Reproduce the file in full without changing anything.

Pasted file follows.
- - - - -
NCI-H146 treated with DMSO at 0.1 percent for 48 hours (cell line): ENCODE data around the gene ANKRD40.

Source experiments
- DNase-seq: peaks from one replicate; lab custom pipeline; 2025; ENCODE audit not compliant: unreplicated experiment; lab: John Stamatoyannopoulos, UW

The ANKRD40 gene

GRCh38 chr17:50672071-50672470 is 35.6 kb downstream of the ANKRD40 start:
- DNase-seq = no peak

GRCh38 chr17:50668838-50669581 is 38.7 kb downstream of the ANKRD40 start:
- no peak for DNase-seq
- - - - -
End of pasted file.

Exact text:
NCI-H146 treated with DMSO at 0.1 percent for 48 hours (cell line): ENCODE data around the gene ANKRD40.

Source experiments
- DNase-seq: peaks from one replicate; lab custom pipeline; 2025; ENCODE audit not compliant: unreplicated experiment; lab: John Stamatoyannopoulos, UW

The ANKRD40 gene

GRCh38 chr17:50672071-50672470 is 35.6 kb downstream of the ANKRD40 start:
- DNase-seq = no peak

GRCh38 chr17:50668838-50669581 is 38.7 kb downstream of the ANKRD40 start:
- no peak for DNase-seq